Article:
Testing is a “side issue” when it comes to reducing the number of deaths during the pandemic, the Deputy Chief Medical Officer has said, suggesting instead that the focus must remain on social distancing.
On the same day, Prime Minister Boris Johnson vowed to increase testing, saying “this is how we will defeat Covid-19 in the end”.
Speaking on ITV’s Peston, Professor Jonathan Van Tam said social distancing is the key to reducing the rate of infection, rather than testing.
He said: "What matters is slowing the rate of new infections.
“And the only way you can slow the rate of new infections, irrespective of whether they're tested or not, it's a bit of a side issue to be truthful with you, what's important is the social distancing, stopping people coming into contact, so that the rate of new cases slows."
Asked if it would be days, weeks or months before any NHS worker who needed to be tested would get one, he said: "Where we are right now is that we as of yesterday have a testing capacity for 12,700 people.
“NHS staff are being prioritised along with patients and we have a clear plan that by the end of this month we'll be at 25,000 tests a day."
Some 1.2 million people work for the National Health Service, around 500,000 of who are on the frontline.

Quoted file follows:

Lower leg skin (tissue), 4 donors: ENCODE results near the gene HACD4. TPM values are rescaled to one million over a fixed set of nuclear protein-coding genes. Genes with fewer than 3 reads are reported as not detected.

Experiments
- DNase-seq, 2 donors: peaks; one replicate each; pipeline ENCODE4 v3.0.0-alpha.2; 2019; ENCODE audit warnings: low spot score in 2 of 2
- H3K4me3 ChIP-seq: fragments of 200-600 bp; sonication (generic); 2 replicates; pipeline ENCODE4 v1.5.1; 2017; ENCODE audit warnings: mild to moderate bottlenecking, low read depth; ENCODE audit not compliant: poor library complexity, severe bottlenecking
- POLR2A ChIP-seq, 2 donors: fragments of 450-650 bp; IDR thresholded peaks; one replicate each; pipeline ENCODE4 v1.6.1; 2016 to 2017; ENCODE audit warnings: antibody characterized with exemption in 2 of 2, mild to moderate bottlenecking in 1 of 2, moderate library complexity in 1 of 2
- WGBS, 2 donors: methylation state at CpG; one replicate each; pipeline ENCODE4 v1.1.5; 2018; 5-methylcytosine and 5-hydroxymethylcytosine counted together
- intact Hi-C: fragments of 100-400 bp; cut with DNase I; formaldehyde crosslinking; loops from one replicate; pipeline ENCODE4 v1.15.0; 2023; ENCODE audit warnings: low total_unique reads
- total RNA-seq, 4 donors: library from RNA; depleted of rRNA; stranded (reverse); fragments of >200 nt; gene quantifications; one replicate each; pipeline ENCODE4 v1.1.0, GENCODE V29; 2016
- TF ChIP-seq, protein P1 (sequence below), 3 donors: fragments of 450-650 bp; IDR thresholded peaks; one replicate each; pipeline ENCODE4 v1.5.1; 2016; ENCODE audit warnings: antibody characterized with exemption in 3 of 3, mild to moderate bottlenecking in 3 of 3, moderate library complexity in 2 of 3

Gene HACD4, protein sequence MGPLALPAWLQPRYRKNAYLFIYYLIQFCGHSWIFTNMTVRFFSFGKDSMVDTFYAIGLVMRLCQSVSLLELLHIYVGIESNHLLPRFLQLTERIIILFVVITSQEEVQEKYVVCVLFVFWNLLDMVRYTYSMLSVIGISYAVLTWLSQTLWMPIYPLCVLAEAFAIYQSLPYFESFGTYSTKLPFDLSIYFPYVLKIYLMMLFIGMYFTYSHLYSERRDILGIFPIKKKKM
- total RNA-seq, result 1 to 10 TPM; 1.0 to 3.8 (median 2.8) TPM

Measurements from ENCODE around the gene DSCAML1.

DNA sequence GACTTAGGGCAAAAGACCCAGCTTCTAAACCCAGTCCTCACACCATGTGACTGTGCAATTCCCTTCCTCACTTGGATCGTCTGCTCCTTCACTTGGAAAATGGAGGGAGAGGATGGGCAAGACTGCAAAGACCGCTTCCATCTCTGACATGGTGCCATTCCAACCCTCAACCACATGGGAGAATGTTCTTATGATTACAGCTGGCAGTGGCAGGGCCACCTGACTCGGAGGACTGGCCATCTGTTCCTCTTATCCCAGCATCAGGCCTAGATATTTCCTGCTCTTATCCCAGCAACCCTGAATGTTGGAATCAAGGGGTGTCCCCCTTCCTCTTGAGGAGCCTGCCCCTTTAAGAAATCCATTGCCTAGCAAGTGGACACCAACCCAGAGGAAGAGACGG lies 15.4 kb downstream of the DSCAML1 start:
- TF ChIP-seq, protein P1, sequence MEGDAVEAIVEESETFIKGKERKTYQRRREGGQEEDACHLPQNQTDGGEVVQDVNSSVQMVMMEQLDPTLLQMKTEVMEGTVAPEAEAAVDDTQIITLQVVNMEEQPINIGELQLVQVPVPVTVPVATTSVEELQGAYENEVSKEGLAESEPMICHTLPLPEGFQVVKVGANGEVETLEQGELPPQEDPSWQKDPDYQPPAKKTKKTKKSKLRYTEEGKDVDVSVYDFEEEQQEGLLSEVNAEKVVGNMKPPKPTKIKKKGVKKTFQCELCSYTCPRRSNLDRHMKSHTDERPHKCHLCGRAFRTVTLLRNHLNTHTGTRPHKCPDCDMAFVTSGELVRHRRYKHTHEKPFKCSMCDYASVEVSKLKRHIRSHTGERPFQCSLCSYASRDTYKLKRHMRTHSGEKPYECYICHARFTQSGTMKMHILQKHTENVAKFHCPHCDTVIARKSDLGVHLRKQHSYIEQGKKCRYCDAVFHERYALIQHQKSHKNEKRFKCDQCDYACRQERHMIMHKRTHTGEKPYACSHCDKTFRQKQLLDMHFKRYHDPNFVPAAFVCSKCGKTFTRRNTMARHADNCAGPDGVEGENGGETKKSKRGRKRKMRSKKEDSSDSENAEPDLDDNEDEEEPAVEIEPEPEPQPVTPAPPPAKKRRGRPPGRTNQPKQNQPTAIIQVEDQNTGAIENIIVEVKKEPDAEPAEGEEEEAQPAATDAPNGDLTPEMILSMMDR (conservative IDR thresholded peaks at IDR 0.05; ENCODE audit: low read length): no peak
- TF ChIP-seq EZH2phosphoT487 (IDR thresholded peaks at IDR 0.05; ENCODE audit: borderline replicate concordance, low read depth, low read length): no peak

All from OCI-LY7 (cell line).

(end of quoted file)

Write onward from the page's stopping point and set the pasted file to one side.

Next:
When asked if he thought everyone who needs testing by the end of April will be tested, he said: "Yes I do, actually - we need more testing, of course we need more testing, but this is coming on stream now."
The current capacity for testing is 12,700 per day – the target is to reach 25,000.
Germany, meanwhile, is overseeing more than 70,000 tests each day.
Asked why the UK is so far behind Germany in its testing capacity, he said: "It's very difficult to make comparisons between different countries.
“Germany is in a very different place in terms of their epidemic curve, in terms of their testing capacity.
“We know we need more, and we're working very hard to obtain more as fast as we possibly can."
He added the public's social distancing is moving the country in the right direction - and should show results in a couple of weeks.
He said: "They are keeping away from each other, they are stopping non-essential travel, they are working from home whenever they can and it is very clear that what they are doing us moving us in exactly the right direction.
"But I don't expect that to be today or tomorrow, I expect to see the results of that sacrifice if you like, that hard work of the British people, around about two weeks from now."
Coronavirus: Everything you need to know